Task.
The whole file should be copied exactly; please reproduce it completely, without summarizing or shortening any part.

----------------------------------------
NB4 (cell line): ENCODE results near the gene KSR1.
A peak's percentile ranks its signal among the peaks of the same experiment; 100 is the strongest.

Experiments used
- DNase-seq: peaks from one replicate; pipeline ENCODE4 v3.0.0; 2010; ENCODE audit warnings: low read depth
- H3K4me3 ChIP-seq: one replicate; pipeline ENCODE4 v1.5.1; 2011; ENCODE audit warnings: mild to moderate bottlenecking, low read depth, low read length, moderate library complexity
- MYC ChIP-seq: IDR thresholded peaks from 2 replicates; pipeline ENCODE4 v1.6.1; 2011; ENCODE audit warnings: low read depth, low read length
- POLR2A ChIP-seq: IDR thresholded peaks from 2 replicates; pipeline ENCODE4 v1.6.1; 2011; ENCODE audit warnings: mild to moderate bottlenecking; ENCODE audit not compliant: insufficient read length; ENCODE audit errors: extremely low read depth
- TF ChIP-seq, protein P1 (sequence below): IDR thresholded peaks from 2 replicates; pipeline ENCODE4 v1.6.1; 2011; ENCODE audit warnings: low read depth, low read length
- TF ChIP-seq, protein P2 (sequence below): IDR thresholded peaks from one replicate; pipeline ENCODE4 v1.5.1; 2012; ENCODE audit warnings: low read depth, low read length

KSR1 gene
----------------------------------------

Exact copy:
NB4 (cell line): ENCODE results near the gene KSR1.
A peak's percentile ranks its signal among the peaks of the same experiment; 100 is the strongest.

Experiments used
- DNase-seq: peaks from one replicate; pipeline ENCODE4 v3.0.0; 2010; ENCODE audit warnings: low read depth
- H3K4me3 ChIP-seq: one replicate; pipeline ENCODE4 v1.5.1; 2011; ENCODE audit warnings: mild to moderate bottlenecking, low read depth, low read length, moderate library complexity
- MYC ChIP-seq: IDR thresholded peaks from 2 replicates; pipeline ENCODE4 v1.6.1; 2011; ENCODE audit warnings: low read depth, low read length
- POLR2A ChIP-seq: IDR thresholded peaks from 2 replicates; pipeline ENCODE4 v1.6.1; 2011; ENCODE audit warnings: mild to moderate bottlenecking; ENCODE audit not compliant: insufficient read length; ENCODE audit errors: extremely low read depth
- TF ChIP-seq, protein P1 (sequence below): IDR thresholded peaks from 2 replicates; pipeline ENCODE4 v1.6.1; 2011; ENCODE audit warnings: low read depth, low read length
- TF ChIP-seq, protein P2 (sequence below): IDR thresholded peaks from one replicate; pipeline ENCODE4 v1.5.1; 2012; ENCODE audit warnings: low read depth, low read length

KSR1 gene